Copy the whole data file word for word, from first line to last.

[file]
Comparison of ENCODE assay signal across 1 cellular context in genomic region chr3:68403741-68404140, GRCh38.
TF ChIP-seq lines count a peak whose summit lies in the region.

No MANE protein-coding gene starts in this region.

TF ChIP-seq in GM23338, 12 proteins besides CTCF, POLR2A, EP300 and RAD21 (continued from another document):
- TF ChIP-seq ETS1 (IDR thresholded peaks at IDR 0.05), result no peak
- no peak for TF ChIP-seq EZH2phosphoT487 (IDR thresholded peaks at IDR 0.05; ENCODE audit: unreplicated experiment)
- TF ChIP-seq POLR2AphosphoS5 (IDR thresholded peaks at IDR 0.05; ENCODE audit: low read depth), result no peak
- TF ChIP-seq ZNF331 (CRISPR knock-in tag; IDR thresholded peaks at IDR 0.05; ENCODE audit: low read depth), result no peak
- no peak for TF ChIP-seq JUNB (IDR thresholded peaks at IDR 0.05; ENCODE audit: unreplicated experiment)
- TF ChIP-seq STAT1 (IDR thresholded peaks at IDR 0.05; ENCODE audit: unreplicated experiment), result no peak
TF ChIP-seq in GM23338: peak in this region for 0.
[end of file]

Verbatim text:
Comparison of ENCODE assay signal across 1 cellular context in genomic region chr3:68403741-68404140, GRCh38.
TF ChIP-seq lines count a peak whose summit lies in the region.

No MANE protein-coding gene starts in this region.

TF ChIP-seq in GM23338, 12 proteins besides CTCF, POLR2A, EP300 and RAD21 (continued from another document):
- TF ChIP-seq ETS1 (IDR thresholded peaks at IDR 0.05), result no peak
- no peak for TF ChIP-seq EZH2phosphoT487 (IDR thresholded peaks at IDR 0.05; ENCODE audit: unreplicated experiment)
- TF ChIP-seq POLR2AphosphoS5 (IDR thresholded peaks at IDR 0.05; ENCODE audit: low read depth), result no peak
- TF ChIP-seq ZNF331 (CRISPR knock-in tag; IDR thresholded peaks at IDR 0.05; ENCODE audit: low read depth), result no peak
- no peak for TF ChIP-seq JUNB (IDR thresholded peaks at IDR 0.05; ENCODE audit: unreplicated experiment)
- TF ChIP-seq STAT1 (IDR thresholded peaks at IDR 0.05; ENCODE audit: unreplicated experiment), result no peak
TF ChIP-seq in GM23338: peak in this region for 0.